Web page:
Philosophers have argued over what way of life is the best and most conducive to happiness for centuries. Is it stoicism and the pursuit of wisdom? Is it epicureanism and the pursuit of cognitive contentedness, freedom from anxiety and worry? Is it hedonism and the pursuit of physical pleasure, sexual and appetitive gratification? Or is it altruism, and the pursuit of the good in a selfless manner and for the well-being of our neighbors?
Timmerie welcomed Dr. Nicholas Kardaras onto Trending with Timmerie to discuss whether doing good or feeling good makes us happier, and why a life of contemplation and reflection is worth pursuing.
Dr. Kardaras began by addressing the fact that this “good life” has been pursued by every man, woman, and child since the beginning of time. The only difference is the method by which it has been pursued. But even then, not much has changed. Though philosophers and philosophies have come and gone, in one way or another, their ideas have lived on.
Hedonism was the ancient Greek idea that happiness could be obtained by simply living for oneself and one’s pleasure. At all times, one should be doing exactly what one wants. Obviously, this idea doesn’t work because when everyone pursues their desires, they become animals and savages. Desires surpass the priorities of others and infringe upon the rights and needs of one’s neighbor. And just like that, the whole system, allegedly predicated upon happiness, collapses.
But even though it has been proven that this doesn’t work, people still live by its tenants today. Alcohol abuse, drug use, other addictions, and sexual promiscuity are all symptoms of a hedonistic lifestyle. And those who indulge think they are pursuing happiness, but it’s clear that their actions will do no such thing.
“It’s that insatiable appetite – what the Buddhists used to call the “hungry ghost” – where you can never get enough of things, whether it’s substances or money or sex or materialism,” said Dr. Kardaras.
So, if feeling good isn’t the answer, how does it compare to the philosophy of doing good? Dr. Kardaras talked about a study done at a university in which graduate students were asked to take turns altering their weeks between doing good and feeling good. One week, they were charged with doing something good, volunteering for others, and living selflessly. The next week they were charged with doing something that gave them pleasure out of selfish intentions. Then, they would take extensive notes and compare the way they felt and their happiness levels. Unsurprisingly, what they found is that pleasure gave them a short-lived, fleeting gratification while living selflessly provided them with lasting joy.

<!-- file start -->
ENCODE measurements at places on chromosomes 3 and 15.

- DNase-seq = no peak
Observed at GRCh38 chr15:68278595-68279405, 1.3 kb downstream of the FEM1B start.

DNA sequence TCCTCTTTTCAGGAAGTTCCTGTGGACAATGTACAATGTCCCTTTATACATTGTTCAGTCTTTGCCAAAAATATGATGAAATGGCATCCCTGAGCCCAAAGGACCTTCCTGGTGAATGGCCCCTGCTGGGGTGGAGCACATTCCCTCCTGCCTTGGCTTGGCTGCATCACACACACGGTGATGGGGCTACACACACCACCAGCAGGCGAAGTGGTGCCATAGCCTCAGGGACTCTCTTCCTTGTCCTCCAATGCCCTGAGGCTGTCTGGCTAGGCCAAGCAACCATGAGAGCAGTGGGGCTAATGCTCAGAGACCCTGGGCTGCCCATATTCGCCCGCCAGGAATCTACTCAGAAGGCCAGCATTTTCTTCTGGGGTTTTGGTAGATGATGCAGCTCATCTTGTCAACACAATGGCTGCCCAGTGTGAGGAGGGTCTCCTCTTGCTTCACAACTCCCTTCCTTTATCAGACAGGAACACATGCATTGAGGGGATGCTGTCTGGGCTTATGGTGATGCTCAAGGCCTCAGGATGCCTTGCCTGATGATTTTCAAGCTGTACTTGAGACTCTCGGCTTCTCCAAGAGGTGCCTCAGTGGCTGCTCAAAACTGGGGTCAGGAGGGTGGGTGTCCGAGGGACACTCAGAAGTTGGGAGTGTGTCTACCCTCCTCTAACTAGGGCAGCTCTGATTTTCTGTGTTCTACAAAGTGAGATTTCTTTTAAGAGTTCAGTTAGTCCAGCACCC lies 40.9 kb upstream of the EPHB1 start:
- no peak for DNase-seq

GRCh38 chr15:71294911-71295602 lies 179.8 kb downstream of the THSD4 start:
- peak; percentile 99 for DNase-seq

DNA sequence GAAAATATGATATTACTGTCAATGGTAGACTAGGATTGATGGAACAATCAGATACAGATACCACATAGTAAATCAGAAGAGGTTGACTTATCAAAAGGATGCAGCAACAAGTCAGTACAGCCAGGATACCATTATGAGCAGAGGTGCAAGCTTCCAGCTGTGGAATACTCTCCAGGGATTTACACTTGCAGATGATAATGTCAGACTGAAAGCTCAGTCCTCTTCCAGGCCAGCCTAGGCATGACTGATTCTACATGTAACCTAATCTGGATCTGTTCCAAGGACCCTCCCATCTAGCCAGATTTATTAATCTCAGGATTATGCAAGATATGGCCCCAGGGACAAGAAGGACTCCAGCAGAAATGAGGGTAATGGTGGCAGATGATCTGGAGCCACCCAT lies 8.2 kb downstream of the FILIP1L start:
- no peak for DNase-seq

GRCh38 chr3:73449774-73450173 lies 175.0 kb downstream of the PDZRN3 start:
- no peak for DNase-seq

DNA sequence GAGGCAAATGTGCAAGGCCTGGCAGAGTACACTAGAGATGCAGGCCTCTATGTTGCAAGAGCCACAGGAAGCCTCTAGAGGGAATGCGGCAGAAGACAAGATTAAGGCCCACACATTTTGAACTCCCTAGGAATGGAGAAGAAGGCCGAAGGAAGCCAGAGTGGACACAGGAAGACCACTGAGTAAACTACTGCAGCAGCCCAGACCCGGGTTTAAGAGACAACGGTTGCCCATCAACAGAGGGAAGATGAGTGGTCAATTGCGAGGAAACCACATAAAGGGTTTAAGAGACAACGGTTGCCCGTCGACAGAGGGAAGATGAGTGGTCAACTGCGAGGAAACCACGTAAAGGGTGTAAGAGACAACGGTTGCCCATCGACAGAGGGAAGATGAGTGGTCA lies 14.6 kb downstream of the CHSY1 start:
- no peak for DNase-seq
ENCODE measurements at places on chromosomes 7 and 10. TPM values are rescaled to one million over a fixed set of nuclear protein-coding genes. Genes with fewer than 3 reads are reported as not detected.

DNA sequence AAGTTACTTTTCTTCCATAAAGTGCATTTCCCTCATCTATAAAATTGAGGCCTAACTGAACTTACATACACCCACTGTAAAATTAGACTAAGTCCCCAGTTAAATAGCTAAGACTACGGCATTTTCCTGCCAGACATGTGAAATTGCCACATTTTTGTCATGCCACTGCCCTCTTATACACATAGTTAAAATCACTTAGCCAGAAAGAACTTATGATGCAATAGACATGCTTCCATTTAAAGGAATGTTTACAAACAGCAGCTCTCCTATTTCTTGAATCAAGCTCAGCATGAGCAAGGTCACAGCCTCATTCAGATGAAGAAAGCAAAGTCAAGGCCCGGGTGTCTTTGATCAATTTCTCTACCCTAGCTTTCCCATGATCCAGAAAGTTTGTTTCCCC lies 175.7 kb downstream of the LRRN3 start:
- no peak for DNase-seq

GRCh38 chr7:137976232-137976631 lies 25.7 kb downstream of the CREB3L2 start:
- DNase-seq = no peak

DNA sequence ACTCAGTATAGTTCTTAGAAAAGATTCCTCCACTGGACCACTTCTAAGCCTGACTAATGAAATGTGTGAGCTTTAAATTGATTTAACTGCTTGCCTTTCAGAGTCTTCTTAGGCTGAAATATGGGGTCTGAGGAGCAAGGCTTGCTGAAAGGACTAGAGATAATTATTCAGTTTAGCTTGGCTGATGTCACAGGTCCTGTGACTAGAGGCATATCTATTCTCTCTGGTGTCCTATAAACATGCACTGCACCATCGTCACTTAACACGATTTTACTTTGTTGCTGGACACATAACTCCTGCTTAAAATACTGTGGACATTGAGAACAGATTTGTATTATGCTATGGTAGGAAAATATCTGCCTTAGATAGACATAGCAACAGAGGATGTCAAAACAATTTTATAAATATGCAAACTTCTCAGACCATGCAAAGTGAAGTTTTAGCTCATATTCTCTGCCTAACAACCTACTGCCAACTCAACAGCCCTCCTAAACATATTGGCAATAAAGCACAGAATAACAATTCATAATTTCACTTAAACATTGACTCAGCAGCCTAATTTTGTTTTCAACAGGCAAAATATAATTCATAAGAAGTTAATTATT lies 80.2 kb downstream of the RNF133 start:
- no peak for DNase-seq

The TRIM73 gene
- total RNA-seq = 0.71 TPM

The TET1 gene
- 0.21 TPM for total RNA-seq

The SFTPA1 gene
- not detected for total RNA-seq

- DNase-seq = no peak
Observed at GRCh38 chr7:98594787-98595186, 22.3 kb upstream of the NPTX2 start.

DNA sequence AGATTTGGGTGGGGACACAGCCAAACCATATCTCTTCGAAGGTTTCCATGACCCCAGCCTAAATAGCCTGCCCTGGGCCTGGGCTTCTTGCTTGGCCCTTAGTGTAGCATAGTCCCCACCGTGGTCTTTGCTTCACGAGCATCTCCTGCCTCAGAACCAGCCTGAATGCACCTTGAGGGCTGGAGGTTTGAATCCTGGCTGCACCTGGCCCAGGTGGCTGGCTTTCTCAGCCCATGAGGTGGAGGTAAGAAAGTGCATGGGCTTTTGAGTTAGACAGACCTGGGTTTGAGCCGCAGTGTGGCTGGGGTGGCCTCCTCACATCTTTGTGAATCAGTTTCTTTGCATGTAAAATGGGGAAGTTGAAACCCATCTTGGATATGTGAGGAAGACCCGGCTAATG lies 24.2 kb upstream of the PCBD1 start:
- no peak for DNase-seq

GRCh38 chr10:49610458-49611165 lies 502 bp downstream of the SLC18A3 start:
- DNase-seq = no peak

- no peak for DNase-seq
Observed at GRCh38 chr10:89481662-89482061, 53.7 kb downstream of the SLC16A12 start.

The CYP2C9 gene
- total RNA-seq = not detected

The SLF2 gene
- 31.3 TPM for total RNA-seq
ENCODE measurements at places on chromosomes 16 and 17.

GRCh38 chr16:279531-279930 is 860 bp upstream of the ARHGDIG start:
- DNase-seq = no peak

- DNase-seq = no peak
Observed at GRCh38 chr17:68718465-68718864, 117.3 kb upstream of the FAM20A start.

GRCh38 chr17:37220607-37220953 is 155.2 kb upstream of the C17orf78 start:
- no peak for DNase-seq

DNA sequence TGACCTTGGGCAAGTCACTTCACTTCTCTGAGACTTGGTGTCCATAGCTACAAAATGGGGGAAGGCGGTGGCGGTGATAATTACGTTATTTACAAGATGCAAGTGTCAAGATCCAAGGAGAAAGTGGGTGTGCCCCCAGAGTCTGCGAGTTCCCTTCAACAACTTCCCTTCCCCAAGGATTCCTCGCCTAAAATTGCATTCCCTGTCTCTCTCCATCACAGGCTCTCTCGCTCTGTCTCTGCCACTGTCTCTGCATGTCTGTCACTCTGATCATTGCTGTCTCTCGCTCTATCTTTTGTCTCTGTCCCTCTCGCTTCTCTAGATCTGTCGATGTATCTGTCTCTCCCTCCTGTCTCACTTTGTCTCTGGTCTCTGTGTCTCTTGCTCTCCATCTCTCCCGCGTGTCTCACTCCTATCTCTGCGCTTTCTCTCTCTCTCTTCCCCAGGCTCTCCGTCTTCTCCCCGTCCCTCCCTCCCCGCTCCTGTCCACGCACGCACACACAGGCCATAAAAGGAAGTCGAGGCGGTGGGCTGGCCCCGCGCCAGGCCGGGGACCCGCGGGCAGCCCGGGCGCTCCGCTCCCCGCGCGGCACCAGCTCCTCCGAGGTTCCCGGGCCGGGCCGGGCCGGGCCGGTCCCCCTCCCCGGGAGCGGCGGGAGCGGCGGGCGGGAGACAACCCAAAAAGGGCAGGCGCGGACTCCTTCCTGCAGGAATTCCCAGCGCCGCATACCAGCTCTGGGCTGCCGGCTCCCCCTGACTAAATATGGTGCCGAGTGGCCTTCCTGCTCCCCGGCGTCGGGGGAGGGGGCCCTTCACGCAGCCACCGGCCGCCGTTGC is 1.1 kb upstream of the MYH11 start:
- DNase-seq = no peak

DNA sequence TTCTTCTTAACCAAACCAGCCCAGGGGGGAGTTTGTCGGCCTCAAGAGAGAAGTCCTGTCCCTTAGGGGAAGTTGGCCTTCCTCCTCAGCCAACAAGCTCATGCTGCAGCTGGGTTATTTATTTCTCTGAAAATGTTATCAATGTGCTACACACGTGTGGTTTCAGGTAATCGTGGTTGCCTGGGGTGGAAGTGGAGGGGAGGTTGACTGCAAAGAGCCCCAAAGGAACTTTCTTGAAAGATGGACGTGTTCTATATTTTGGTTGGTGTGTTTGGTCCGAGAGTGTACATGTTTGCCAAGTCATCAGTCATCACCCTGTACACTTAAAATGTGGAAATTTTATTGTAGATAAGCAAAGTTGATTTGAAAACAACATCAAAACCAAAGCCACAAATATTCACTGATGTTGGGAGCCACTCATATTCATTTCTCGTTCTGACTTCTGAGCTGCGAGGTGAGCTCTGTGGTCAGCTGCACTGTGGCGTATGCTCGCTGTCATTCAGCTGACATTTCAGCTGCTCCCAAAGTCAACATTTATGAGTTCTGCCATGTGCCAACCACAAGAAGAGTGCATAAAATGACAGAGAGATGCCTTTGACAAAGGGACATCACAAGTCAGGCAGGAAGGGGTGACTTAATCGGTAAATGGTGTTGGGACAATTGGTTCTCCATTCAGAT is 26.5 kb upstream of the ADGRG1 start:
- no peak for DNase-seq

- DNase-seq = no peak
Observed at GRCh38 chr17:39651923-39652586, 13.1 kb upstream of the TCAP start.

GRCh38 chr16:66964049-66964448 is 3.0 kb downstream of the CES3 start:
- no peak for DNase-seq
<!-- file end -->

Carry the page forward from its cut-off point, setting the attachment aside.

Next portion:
How do we entrench this idea of selfless living into our own lives? Timmerie and Dr. Kardaras say that the answer lies in the virtues, a concept that has been virtually eradicated in modern society. If you were to ask someone why they held the door open for somebody else, you might get the answer, “It’s common decency,” or “It’s the courteous thing to do.” In other words, it has simply become second nature to that person. And if you had the opportunity to ask somebody why they indulge in their vices, whether it be drugs or sex, they would give you an answer like, “Because I wanted to,” or “I felt like it.” Never does it cross that person’s mind that virtue is even in the same arena as their actions.
Dr. Kardaras used to be the director at a very exclusive, expensive rehab center in the Hamptons. He would work with the wealthiest, most powerful people on the planet, and he said that he had never met a more miserable group of people in his life. Case in point, they had become victims of the societal reorientation that no longer holds virtue in high esteem. They had turned their gaze to the altar of money and power and found that their new god was lacking. They were deeply unhappy.
Dr. Kardaras recalled returning home for lunch one day and seeing his landscaper José working with his employees outside in the 100˚F heat. Plastered across their faces were deep, genuine smiles. He walked up to José and jovially asked, “You’re working outside in this 100˚F heat, José. How are you so happy?”
José replied, “I’m with my family, I’m working, I’m outside, and I’m healthy. Why wouldn’t I be happy?” Dr. Kardaras almost wondered if he should hire José to go speak to the depressed billionaires sitting in the rehab facility. To José, the path to happiness was so simple: remain close to your family, remain close to your faith, and do not treat God’s blessings like a curse.
Tune in to Trending with Timmerie weekdays at 6pm CT